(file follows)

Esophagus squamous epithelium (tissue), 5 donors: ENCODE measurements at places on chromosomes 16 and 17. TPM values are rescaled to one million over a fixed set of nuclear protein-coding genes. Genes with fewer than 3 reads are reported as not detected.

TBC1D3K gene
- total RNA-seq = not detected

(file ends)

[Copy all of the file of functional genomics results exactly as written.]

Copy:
Esophagus squamous epithelium (tissue), 5 donors: ENCODE measurements at places on chromosomes 16 and 17. TPM values are rescaled to one million over a fixed set of nuclear protein-coding genes. Genes with fewer than 3 reads are reported as not detected.

TBC1D3K gene
- total RNA-seq = not detected